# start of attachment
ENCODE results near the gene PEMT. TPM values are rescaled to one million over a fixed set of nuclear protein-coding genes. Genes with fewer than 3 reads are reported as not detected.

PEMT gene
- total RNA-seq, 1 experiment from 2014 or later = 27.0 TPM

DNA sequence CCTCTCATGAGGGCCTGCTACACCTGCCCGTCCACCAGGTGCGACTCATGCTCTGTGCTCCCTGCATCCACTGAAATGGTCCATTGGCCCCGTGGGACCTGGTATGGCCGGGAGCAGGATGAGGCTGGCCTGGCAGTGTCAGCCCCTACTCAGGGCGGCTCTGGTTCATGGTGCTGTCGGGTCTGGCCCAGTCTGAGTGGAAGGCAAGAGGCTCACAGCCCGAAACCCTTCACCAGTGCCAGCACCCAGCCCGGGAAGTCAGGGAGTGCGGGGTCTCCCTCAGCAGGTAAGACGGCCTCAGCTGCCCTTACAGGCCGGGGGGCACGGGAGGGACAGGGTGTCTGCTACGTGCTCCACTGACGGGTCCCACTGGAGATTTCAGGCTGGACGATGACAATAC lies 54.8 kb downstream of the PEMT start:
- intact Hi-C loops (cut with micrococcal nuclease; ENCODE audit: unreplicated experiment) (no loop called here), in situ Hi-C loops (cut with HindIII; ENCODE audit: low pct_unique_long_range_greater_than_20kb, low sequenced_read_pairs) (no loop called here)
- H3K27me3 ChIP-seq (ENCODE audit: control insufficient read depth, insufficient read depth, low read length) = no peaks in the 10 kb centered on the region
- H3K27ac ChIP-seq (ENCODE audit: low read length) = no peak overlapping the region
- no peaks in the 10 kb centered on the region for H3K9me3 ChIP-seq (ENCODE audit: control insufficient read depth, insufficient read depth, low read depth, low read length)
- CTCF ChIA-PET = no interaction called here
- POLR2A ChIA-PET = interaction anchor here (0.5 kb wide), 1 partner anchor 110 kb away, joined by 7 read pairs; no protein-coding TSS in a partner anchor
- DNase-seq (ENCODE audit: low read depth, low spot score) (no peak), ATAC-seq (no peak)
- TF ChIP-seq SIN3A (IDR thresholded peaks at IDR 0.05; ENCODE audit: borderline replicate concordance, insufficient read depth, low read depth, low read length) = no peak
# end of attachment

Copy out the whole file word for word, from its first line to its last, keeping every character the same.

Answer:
ENCODE results near the gene PEMT. TPM values are rescaled to one million over a fixed set of nuclear protein-coding genes. Genes with fewer than 3 reads are reported as not detected.

PEMT gene
- total RNA-seq, 1 experiment from 2014 or later = 27.0 TPM

DNA sequence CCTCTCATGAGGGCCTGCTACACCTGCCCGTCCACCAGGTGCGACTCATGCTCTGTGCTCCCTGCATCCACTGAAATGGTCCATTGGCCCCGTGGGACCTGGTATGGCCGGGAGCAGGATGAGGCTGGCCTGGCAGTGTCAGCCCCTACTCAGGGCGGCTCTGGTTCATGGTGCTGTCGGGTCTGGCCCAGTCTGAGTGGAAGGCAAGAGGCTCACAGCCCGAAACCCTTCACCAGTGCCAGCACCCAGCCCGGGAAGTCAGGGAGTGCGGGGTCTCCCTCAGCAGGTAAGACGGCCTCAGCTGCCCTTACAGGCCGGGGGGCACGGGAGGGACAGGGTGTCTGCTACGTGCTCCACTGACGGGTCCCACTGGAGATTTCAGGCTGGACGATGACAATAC lies 54.8 kb downstream of the PEMT start:
- intact Hi-C loops (cut with micrococcal nuclease; ENCODE audit: unreplicated experiment) (no loop called here), in situ Hi-C loops (cut with HindIII; ENCODE audit: low pct_unique_long_range_greater_than_20kb, low sequenced_read_pairs) (no loop called here)
- H3K27me3 ChIP-seq (ENCODE audit: control insufficient read depth, insufficient read depth, low read length) = no peaks in the 10 kb centered on the region
- H3K27ac ChIP-seq (ENCODE audit: low read length) = no peak overlapping the region
- no peaks in the 10 kb centered on the region for H3K9me3 ChIP-seq (ENCODE audit: control insufficient read depth, insufficient read depth, low read depth, low read length)
- CTCF ChIA-PET = no interaction called here
- POLR2A ChIA-PET = interaction anchor here (0.5 kb wide), 1 partner anchor 110 kb away, joined by 7 read pairs; no protein-coding TSS in a partner anchor
- DNase-seq (ENCODE audit: low read depth, low spot score) (no peak), ATAC-seq (no peak)
- TF ChIP-seq SIN3A (IDR thresholded peaks at IDR 0.05; ENCODE audit: borderline replicate concordance, insufficient read depth, low read depth, low read length) = no peak